# What is $\sum_{j=i}^{n}j$

How do I calculate $$\sum_{j=i}^{n}j?$$

WolframAlpha gave me $-\frac{1}{2}(i-n-1)(i+n)$ but I don't understand how it got there

• This is the sum of an arithmetic progression. Oct 5, 2017 at 6:26
• See this anecdote about Gauss to see how you can compute your sum by hand in seconds. Oct 5, 2017 at 6:32

• We know $$\sum_{i=1}^{n}i = \frac{n(n+1)}{2}.$$
$$\sum_{j=i}^{n}j = \sum_{j=1}^{n}j - \sum_{j=1}^{i-1}j = \frac{n(n+1)}{2} - \frac{(i-1)i}{2} = -\frac{1}{2}(i-n-1)(i+n)$$
Alternatively: $$\sum_{j=i}^{n}j=i+(i+1)+(i+2)+\cdots +(\underbrace{i+k}_{n})=$$ $$i\cdot (k+1)+\frac{(k+1)k}{2}=\frac{(k+1)(2i+k)}{2}=$$ $$\frac{(n-i+1)(2i+n-i)}{2}=\frac{(n-i+1)(n+i)}{2}.$$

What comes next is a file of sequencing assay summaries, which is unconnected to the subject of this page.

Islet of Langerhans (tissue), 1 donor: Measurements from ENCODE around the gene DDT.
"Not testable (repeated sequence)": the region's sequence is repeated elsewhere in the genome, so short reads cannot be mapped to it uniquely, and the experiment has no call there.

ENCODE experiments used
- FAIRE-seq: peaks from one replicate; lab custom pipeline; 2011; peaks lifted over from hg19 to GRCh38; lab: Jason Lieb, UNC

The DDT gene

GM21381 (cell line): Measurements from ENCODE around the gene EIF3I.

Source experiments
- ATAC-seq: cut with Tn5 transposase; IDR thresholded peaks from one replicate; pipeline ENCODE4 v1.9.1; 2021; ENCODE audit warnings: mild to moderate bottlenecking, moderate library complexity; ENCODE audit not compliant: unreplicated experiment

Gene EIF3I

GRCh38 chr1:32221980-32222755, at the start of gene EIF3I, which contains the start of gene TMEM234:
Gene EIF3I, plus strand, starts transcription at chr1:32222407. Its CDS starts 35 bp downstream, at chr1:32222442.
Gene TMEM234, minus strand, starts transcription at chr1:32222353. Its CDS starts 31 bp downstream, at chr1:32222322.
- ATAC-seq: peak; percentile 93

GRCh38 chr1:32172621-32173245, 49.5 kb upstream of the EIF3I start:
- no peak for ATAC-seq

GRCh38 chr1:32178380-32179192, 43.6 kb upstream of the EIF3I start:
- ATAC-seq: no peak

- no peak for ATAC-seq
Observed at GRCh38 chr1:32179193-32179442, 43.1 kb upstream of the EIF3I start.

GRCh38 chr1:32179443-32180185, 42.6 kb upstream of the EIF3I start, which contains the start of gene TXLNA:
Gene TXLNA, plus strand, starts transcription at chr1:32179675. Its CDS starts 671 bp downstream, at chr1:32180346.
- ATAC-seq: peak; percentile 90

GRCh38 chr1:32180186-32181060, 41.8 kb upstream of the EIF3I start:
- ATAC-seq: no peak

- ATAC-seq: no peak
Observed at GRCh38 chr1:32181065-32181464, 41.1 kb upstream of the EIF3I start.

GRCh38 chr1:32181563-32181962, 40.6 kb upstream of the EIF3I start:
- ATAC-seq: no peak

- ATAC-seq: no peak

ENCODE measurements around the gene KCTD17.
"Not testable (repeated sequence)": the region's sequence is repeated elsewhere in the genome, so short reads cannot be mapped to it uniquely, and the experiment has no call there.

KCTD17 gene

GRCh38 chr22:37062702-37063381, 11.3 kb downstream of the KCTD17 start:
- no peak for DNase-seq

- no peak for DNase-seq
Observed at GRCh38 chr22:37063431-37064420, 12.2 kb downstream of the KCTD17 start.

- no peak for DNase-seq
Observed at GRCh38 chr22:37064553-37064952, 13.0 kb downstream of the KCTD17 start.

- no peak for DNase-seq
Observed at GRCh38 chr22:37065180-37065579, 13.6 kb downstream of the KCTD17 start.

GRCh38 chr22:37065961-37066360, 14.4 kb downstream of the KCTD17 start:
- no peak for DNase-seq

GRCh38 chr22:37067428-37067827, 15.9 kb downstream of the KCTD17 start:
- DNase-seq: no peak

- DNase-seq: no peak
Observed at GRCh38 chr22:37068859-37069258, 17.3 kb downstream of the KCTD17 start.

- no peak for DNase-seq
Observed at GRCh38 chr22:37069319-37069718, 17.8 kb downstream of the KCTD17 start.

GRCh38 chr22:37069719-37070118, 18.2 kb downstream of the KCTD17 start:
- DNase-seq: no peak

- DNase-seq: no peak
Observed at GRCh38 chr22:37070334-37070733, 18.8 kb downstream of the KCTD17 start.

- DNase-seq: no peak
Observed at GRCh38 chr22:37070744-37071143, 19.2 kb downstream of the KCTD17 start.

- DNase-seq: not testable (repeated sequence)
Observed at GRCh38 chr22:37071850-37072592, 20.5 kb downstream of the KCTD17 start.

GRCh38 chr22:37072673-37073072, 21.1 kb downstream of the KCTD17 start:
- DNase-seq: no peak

$$i+(i+1)+(i+2)+...+n=\\\underbrace{i}_{a_1}+\underbrace{i+1}_{a_2}+\underbrace{i+2}_{a_3}+...\\\text{ common-difference }=d=1$$ for arithmetic sum we have $$S_k=\frac{k(a_1+a_k)}{2}$$ number of terms $$=\frac{\text{the last}-\text{the first}}{d}+1\\=\frac{n-i}{1}+1=n-i+1$$ so $$\quad{\underbrace{i+(i+1)+(i+2)+...+n}_{(n-i+1) \text{ terms }}\\S_{n-i+1}=\frac{(n-i+1)(a_1+a_{n-i+1})}{2}=\\\frac{(n-i+1)(i+n)}{2}}$$